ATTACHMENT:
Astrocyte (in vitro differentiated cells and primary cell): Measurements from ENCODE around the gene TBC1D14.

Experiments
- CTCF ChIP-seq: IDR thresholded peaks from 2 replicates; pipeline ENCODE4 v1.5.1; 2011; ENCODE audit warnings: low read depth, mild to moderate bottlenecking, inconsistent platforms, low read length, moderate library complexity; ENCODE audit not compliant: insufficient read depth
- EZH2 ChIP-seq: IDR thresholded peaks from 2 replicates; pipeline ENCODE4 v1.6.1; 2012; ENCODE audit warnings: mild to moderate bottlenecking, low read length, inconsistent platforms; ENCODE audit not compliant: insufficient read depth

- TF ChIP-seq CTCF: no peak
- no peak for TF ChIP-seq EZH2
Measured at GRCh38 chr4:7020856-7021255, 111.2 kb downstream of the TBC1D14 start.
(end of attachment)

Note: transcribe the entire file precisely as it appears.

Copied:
Astrocyte (in vitro differentiated cells and primary cell): Measurements from ENCODE around the gene TBC1D14.

Experiments
- CTCF ChIP-seq: IDR thresholded peaks from 2 replicates; pipeline ENCODE4 v1.5.1; 2011; ENCODE audit warnings: low read depth, mild to moderate bottlenecking, inconsistent platforms, low read length, moderate library complexity; ENCODE audit not compliant: insufficient read depth
- EZH2 ChIP-seq: IDR thresholded peaks from 2 replicates; pipeline ENCODE4 v1.6.1; 2012; ENCODE audit warnings: mild to moderate bottlenecking, low read length, inconsistent platforms; ENCODE audit not compliant: insufficient read depth

- TF ChIP-seq CTCF: no peak
- no peak for TF ChIP-seq EZH2
Measured at GRCh38 chr4:7020856-7021255, 111.2 kb downstream of the TBC1D14 start.